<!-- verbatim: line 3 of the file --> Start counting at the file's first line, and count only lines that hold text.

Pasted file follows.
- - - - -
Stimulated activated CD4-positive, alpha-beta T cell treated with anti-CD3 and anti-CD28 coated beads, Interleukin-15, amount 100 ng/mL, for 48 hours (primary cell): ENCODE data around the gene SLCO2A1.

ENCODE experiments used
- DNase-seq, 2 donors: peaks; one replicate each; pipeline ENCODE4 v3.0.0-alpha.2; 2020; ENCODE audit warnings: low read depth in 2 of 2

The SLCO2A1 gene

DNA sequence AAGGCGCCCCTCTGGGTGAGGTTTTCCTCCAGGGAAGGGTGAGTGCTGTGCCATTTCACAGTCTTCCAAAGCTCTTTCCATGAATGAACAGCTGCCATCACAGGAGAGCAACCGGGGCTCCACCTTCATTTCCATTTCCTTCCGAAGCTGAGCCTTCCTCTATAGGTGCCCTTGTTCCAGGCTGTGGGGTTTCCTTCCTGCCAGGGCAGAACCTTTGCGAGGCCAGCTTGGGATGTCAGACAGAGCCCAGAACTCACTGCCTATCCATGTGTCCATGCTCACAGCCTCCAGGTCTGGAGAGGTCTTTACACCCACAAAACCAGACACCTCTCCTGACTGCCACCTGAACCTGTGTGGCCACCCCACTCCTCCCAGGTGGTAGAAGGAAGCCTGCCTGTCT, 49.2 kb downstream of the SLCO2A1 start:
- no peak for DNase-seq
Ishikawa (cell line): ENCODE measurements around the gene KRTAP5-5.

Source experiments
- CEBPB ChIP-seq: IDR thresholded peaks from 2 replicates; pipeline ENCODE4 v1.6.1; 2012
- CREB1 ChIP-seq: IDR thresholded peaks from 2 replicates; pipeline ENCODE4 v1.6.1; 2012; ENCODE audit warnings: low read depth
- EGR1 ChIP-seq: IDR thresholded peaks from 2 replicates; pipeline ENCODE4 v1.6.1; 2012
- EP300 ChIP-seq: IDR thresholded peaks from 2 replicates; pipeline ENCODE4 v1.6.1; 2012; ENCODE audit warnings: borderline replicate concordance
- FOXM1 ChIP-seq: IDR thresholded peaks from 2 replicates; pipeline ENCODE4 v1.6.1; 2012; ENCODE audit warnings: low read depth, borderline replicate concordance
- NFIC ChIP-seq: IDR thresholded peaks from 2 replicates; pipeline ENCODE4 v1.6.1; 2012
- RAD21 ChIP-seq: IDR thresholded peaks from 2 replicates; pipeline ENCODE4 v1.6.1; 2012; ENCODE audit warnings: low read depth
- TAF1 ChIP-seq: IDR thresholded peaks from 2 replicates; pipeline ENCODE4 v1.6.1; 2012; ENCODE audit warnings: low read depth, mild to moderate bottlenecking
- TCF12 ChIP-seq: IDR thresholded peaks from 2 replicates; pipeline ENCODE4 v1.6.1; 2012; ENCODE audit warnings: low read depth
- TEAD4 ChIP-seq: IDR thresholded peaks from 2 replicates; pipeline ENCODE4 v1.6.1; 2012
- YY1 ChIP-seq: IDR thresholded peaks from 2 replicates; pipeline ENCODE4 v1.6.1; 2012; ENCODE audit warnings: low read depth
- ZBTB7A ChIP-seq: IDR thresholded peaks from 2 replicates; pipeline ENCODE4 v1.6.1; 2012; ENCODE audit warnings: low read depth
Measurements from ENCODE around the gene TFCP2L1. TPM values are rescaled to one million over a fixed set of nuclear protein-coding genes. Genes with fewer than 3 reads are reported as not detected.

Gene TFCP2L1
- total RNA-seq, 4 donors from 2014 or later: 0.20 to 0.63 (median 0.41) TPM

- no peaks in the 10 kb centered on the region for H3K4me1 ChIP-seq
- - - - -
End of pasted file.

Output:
- DNase-seq, 2 donors: peaks; one replicate each; pipeline ENCODE4 v3.0.0-alpha.2; 2020; ENCODE audit warnings: low read depth in 2 of 2